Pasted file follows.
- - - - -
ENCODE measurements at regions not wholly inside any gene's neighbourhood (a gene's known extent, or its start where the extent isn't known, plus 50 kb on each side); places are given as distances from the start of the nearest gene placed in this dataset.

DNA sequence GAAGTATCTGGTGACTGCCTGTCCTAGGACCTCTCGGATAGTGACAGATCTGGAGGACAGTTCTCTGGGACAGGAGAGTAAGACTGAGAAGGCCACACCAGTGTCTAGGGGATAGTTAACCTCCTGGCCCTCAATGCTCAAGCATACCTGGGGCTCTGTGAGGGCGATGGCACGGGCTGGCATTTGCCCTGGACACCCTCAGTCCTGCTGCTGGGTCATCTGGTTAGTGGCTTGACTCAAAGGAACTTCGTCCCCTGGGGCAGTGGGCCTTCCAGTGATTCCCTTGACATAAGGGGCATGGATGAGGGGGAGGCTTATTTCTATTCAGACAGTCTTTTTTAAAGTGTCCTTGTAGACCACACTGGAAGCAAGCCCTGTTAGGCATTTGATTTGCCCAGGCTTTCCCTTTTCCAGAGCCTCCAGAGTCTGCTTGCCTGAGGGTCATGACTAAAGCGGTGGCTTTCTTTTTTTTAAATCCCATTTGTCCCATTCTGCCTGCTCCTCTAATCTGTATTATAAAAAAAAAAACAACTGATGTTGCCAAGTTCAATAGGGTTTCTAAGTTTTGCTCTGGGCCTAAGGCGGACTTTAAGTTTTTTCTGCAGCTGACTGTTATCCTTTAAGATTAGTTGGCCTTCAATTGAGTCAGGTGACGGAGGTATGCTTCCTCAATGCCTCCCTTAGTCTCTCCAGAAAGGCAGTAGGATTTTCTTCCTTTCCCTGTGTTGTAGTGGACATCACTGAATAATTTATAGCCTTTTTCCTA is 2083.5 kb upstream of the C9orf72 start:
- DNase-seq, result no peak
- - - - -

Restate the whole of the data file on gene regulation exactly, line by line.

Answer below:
ENCODE measurements at regions not wholly inside any gene's neighbourhood (a gene's known extent, or its start where the extent isn't known, plus 50 kb on each side); places are given as distances from the start of the nearest gene placed in this dataset.

DNA sequence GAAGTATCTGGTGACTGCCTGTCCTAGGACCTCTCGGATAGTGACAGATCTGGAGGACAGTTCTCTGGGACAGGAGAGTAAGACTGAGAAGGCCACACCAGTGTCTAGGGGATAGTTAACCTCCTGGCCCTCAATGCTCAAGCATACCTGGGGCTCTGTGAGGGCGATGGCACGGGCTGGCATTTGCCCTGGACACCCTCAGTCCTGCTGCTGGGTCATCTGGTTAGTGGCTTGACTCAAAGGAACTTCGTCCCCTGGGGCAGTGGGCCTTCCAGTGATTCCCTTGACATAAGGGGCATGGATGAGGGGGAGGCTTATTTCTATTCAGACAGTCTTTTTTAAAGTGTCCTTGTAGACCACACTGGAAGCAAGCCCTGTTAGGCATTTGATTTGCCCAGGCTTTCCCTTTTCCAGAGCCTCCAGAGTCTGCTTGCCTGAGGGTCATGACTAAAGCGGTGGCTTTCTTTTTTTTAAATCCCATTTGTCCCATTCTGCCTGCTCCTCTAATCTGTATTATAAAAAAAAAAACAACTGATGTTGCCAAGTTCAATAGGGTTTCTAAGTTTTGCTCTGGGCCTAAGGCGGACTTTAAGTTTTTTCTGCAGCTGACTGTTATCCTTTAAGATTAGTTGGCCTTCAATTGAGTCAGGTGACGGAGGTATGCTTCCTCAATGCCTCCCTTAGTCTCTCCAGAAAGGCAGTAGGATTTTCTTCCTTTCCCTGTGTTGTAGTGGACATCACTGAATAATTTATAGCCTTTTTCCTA is 2083.5 kb upstream of the C9orf72 start:
- DNase-seq, result no peak